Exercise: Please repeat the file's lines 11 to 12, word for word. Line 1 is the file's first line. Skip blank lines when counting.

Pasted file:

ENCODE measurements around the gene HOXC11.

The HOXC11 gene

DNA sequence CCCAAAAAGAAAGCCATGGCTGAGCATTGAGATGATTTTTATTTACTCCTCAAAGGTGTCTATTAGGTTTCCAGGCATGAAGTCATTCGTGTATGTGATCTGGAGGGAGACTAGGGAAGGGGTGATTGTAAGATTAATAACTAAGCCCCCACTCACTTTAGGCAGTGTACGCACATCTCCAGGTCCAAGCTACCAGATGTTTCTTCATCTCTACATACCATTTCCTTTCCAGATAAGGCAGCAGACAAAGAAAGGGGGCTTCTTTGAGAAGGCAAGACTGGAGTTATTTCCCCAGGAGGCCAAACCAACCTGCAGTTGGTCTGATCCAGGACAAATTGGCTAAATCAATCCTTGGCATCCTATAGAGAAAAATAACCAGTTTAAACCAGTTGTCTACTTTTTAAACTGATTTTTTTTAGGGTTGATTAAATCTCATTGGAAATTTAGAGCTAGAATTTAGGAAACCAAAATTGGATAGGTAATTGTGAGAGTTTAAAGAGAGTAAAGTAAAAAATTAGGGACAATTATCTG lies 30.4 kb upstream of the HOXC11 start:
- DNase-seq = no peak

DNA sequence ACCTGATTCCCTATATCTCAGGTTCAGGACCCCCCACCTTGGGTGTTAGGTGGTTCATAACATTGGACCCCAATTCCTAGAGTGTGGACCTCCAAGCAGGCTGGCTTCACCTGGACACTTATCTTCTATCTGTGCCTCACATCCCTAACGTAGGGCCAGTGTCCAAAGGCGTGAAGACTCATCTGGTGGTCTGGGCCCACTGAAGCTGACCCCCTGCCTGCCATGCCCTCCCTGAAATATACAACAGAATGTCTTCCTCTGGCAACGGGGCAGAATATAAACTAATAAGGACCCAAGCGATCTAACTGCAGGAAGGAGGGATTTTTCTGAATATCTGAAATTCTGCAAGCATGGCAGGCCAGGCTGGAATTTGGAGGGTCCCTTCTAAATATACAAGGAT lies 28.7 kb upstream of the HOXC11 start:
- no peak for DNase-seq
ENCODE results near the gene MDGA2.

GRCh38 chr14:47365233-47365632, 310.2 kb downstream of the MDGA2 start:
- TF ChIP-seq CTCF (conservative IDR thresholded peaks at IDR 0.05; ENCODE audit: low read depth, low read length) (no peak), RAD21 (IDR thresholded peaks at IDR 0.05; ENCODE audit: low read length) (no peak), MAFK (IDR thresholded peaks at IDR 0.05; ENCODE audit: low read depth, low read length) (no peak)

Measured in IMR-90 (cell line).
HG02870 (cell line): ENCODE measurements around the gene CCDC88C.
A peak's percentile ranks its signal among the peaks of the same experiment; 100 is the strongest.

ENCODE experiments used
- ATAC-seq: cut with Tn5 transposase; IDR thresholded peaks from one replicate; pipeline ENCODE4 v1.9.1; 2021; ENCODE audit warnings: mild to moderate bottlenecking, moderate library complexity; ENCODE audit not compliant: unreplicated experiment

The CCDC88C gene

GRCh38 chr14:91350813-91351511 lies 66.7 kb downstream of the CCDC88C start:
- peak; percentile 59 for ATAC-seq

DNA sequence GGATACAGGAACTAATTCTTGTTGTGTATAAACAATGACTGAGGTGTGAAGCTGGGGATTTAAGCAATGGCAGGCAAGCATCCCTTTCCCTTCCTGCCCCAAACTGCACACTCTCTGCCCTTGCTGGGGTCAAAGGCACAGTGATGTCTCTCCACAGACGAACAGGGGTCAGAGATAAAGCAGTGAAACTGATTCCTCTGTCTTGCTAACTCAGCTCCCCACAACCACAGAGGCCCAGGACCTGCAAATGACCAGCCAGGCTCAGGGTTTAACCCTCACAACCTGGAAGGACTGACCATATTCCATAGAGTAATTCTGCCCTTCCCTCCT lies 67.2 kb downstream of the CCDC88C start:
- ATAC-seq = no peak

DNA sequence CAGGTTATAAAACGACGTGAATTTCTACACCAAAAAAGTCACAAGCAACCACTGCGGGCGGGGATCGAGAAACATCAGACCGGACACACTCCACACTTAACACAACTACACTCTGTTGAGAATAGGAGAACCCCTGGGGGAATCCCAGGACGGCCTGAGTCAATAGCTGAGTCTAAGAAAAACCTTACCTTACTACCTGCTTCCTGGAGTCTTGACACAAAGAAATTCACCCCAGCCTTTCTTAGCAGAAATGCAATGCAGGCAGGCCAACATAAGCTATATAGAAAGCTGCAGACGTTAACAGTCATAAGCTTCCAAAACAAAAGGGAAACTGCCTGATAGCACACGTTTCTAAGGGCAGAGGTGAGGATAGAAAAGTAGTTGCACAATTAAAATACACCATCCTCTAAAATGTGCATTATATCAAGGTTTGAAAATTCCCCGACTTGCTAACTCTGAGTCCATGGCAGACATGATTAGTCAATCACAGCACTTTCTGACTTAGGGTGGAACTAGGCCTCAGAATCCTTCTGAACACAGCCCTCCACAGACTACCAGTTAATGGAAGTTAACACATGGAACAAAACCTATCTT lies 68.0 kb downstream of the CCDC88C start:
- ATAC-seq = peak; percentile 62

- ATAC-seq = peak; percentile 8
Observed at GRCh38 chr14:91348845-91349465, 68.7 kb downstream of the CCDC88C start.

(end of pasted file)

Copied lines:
HG02870 (cell line): ENCODE measurements around the gene CCDC88C.
A peak's percentile ranks its signal among the peaks of the same experiment; 100 is the strongest.